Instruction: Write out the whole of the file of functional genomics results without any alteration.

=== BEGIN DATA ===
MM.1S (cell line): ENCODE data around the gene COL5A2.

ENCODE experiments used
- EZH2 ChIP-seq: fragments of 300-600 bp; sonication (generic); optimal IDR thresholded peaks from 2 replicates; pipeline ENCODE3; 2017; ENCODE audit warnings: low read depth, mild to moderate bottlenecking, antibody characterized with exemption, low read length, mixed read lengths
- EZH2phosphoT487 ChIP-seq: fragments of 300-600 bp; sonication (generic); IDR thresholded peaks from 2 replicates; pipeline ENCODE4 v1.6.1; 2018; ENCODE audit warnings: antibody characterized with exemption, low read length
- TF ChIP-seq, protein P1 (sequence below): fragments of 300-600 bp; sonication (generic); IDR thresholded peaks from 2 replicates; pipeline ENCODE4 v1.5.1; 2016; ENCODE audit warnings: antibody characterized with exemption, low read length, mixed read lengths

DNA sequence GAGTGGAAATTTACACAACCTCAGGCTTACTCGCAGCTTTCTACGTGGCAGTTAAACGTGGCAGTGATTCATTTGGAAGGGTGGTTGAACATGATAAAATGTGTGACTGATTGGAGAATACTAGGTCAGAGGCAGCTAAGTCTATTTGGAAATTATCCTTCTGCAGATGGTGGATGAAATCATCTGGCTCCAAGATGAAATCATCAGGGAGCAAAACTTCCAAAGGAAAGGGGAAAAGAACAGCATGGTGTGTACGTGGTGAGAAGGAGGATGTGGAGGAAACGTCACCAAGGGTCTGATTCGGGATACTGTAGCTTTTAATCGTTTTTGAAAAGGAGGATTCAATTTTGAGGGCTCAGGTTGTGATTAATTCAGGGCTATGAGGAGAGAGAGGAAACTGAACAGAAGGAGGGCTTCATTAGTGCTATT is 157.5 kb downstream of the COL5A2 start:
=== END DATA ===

MM.1S (cell line): ENCODE data around the gene COL5A2.

ENCODE experiments used
- EZH2 ChIP-seq: fragments of 300-600 bp; sonication (generic); optimal IDR thresholded peaks from 2 replicates; pipeline ENCODE3; 2017; ENCODE audit warnings: low read depth, mild to moderate bottlenecking, antibody characterized with exemption, low read length, mixed read lengths
- EZH2phosphoT487 ChIP-seq: fragments of 300-600 bp; sonication (generic); IDR thresholded peaks from 2 replicates; pipeline ENCODE4 v1.6.1; 2018; ENCODE audit warnings: antibody characterized with exemption, low read length
- TF ChIP-seq, protein P1 (sequence below): fragments of 300-600 bp; sonication (generic); IDR thresholded peaks from 2 replicates; pipeline ENCODE4 v1.5.1; 2016; ENCODE audit warnings: antibody characterized with exemption, low read length, mixed read lengths

DNA sequence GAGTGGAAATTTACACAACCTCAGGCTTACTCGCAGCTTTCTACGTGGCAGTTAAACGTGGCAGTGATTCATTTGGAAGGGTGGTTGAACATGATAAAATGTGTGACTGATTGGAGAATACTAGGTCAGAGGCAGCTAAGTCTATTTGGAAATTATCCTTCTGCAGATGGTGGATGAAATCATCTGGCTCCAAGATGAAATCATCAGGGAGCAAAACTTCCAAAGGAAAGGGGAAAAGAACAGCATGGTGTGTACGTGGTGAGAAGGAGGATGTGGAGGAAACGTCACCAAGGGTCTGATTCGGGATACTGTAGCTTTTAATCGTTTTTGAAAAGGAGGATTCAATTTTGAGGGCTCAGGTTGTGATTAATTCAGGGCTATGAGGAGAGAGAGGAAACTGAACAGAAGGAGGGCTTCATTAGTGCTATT is 157.5 kb downstream of the COL5A2 start: